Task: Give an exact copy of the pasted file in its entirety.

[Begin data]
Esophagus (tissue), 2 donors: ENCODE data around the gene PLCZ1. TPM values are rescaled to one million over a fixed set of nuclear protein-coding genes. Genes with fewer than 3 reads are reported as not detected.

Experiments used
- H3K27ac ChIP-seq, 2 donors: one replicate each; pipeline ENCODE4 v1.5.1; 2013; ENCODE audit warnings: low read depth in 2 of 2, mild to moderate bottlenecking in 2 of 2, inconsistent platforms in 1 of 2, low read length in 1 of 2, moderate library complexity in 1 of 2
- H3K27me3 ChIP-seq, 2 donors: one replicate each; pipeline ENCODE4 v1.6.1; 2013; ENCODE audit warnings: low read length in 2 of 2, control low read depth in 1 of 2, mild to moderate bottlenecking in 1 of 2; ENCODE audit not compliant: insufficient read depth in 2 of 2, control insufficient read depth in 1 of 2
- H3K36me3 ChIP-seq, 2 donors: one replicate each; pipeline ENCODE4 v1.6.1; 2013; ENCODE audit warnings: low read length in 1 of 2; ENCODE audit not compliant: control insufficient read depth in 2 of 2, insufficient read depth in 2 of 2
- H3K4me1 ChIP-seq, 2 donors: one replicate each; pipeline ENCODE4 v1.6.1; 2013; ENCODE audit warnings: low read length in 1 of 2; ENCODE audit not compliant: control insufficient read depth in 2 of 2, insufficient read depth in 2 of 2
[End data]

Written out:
Esophagus (tissue), 2 donors: ENCODE data around the gene PLCZ1. TPM values are rescaled to one million over a fixed set of nuclear protein-coding genes. Genes with fewer than 3 reads are reported as not detected.

Experiments used
- H3K27ac ChIP-seq, 2 donors: one replicate each; pipeline ENCODE4 v1.5.1; 2013; ENCODE audit warnings: low read depth in 2 of 2, mild to moderate bottlenecking in 2 of 2, inconsistent platforms in 1 of 2, low read length in 1 of 2, moderate library complexity in 1 of 2
- H3K27me3 ChIP-seq, 2 donors: one replicate each; pipeline ENCODE4 v1.6.1; 2013; ENCODE audit warnings: low read length in 2 of 2, control low read depth in 1 of 2, mild to moderate bottlenecking in 1 of 2; ENCODE audit not compliant: insufficient read depth in 2 of 2, control insufficient read depth in 1 of 2
- H3K36me3 ChIP-seq, 2 donors: one replicate each; pipeline ENCODE4 v1.6.1; 2013; ENCODE audit warnings: low read length in 1 of 2; ENCODE audit not compliant: control insufficient read depth in 2 of 2, insufficient read depth in 2 of 2
- H3K4me1 ChIP-seq, 2 donors: one replicate each; pipeline ENCODE4 v1.6.1; 2013; ENCODE audit warnings: low read length in 1 of 2; ENCODE audit not compliant: control insufficient read depth in 2 of 2, insufficient read depth in 2 of 2